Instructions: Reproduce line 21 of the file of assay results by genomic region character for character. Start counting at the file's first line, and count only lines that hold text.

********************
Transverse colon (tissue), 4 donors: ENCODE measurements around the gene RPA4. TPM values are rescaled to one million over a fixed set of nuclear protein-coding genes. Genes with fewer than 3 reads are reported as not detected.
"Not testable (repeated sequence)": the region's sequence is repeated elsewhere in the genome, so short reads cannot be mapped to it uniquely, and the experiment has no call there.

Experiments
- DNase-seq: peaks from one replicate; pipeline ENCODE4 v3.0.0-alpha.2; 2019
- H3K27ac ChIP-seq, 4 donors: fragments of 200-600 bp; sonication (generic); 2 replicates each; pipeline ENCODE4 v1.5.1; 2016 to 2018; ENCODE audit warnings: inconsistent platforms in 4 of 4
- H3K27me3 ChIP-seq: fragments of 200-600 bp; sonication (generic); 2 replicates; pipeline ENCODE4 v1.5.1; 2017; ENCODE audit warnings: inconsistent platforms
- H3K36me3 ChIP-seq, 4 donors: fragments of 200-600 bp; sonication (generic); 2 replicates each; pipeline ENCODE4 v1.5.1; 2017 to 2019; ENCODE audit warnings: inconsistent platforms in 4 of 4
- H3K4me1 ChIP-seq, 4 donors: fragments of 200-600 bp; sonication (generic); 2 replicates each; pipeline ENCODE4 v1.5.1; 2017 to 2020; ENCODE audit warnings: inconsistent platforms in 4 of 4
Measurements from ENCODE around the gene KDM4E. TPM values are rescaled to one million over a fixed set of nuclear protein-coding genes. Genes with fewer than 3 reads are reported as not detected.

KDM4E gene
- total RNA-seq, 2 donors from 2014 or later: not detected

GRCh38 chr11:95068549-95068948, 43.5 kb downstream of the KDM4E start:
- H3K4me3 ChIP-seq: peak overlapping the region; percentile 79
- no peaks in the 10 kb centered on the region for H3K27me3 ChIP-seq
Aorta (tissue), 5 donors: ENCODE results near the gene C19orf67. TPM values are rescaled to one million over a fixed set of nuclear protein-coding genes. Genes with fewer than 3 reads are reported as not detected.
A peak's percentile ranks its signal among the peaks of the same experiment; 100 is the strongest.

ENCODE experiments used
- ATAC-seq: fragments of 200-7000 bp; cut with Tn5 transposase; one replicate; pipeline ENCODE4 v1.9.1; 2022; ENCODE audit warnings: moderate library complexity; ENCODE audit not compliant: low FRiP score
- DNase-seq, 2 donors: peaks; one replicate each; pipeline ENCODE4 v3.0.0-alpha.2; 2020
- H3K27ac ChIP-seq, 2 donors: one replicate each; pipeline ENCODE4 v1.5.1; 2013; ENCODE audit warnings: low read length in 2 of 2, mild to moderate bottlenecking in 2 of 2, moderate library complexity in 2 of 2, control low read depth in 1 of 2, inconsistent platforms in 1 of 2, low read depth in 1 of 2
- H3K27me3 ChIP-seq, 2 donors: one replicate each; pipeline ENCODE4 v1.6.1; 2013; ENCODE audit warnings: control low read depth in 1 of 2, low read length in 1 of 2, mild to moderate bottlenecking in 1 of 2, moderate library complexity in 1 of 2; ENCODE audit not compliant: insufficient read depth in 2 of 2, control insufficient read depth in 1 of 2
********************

- H3K27me3 ChIP-seq, 2 donors: one replicate each; pipeline ENCODE4 v1.6.1; 2013; ENCODE audit warnings: control low read depth in 1 of 2, low read length in 1 of 2, mild to moderate bottlenecking in 1 of 2, moderate library complexity in 1 of 2; ENCODE audit not compliant: insufficient read depth in 2 of 2, control insufficient read depth in 1 of 2